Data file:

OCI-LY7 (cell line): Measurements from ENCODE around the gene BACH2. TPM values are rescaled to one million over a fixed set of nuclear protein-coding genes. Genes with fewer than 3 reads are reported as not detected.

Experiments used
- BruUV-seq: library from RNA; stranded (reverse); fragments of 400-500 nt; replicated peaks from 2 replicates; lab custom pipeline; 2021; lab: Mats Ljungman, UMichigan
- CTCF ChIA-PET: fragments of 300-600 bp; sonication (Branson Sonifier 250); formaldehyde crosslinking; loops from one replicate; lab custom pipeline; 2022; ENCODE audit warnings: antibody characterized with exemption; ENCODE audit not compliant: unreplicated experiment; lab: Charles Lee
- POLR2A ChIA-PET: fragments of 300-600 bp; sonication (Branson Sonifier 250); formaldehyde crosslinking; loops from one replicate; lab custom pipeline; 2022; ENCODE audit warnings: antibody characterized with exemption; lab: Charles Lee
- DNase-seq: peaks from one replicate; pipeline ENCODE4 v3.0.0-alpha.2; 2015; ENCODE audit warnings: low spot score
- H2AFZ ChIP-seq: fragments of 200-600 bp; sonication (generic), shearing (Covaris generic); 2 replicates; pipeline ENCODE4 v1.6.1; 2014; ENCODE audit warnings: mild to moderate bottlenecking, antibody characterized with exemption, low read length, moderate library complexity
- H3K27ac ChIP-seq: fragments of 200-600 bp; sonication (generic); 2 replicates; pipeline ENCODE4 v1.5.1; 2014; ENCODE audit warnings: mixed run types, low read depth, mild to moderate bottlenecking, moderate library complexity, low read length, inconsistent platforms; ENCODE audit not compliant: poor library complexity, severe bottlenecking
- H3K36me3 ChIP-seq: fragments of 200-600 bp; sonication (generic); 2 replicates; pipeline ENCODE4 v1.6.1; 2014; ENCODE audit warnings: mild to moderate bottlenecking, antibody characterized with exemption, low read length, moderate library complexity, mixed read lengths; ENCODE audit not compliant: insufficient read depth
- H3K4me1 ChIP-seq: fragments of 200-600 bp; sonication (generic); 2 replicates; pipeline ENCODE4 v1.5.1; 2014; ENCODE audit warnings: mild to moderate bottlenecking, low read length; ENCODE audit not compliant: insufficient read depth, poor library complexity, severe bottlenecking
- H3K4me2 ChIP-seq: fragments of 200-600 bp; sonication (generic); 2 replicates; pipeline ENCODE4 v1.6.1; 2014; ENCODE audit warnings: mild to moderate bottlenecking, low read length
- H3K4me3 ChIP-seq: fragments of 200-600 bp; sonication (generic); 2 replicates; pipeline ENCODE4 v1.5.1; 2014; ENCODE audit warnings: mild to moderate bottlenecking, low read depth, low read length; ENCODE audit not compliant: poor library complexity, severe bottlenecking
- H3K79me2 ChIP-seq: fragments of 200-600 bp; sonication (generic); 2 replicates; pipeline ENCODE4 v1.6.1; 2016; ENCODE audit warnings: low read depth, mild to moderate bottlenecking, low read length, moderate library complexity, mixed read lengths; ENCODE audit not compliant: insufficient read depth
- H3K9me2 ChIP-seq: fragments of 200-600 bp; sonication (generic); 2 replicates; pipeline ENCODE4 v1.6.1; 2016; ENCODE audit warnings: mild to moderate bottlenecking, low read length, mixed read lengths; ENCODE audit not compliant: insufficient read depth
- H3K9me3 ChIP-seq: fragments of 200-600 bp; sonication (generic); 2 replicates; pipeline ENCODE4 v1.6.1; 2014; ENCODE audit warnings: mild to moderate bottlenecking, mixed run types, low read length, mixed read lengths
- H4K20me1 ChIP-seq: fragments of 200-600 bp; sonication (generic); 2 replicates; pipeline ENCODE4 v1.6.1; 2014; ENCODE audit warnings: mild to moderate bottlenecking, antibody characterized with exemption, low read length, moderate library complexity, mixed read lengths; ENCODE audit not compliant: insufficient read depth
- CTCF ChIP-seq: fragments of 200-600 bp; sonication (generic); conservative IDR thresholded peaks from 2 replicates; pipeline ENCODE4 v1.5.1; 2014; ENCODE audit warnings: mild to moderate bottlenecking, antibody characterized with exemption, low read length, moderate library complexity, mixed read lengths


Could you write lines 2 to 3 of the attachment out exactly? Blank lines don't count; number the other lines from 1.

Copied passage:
Experiments used
- BruUV-seq: library from RNA; stranded (reverse); fragments of 400-500 nt; replicated peaks from 2 replicates; lab custom pipeline; 2021; lab: Mats Ljungman, UMichigan